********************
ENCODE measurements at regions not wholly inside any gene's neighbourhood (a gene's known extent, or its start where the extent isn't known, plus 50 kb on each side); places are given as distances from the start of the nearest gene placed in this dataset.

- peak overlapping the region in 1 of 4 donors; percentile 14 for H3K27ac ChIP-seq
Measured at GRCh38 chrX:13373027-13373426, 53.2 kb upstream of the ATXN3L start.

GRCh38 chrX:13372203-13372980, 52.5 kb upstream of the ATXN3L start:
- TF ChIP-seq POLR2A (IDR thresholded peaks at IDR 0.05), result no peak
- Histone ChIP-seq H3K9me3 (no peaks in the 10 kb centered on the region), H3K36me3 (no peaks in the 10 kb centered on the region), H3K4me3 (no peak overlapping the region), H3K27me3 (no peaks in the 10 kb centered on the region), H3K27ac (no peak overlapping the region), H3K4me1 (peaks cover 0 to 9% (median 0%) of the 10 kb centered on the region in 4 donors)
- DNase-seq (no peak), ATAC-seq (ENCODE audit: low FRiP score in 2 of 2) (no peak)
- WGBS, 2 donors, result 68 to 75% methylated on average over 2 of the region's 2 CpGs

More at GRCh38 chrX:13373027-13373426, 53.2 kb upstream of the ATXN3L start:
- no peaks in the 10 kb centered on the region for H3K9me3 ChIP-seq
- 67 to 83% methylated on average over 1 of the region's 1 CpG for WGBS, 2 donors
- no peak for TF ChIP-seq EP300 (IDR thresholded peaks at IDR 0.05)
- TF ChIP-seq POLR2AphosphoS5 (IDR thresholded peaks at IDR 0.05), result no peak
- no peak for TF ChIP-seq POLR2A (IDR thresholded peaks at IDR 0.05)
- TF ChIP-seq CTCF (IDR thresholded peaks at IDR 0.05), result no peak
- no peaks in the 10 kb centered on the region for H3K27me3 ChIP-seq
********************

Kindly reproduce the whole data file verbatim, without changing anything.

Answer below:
ENCODE measurements at regions not wholly inside any gene's neighbourhood (a gene's known extent, or its start where the extent isn't known, plus 50 kb on each side); places are given as distances from the start of the nearest gene placed in this dataset.

- peak overlapping the region in 1 of 4 donors; percentile 14 for H3K27ac ChIP-seq
Measured at GRCh38 chrX:13373027-13373426, 53.2 kb upstream of the ATXN3L start.

GRCh38 chrX:13372203-13372980, 52.5 kb upstream of the ATXN3L start:
- TF ChIP-seq POLR2A (IDR thresholded peaks at IDR 0.05), result no peak
- Histone ChIP-seq H3K9me3 (no peaks in the 10 kb centered on the region), H3K36me3 (no peaks in the 10 kb centered on the region), H3K4me3 (no peak overlapping the region), H3K27me3 (no peaks in the 10 kb centered on the region), H3K27ac (no peak overlapping the region), H3K4me1 (peaks cover 0 to 9% (median 0%) of the 10 kb centered on the region in 4 donors)
- DNase-seq (no peak), ATAC-seq (ENCODE audit: low FRiP score in 2 of 2) (no peak)
- WGBS, 2 donors, result 68 to 75% methylated on average over 2 of the region's 2 CpGs

More at GRCh38 chrX:13373027-13373426, 53.2 kb upstream of the ATXN3L start:
- no peaks in the 10 kb centered on the region for H3K9me3 ChIP-seq
- 67 to 83% methylated on average over 1 of the region's 1 CpG for WGBS, 2 donors
- no peak for TF ChIP-seq EP300 (IDR thresholded peaks at IDR 0.05)
- TF ChIP-seq POLR2AphosphoS5 (IDR thresholded peaks at IDR 0.05), result no peak
- no peak for TF ChIP-seq POLR2A (IDR thresholded peaks at IDR 0.05)
- TF ChIP-seq CTCF (IDR thresholded peaks at IDR 0.05), result no peak
- no peaks in the 10 kb centered on the region for H3K27me3 ChIP-seq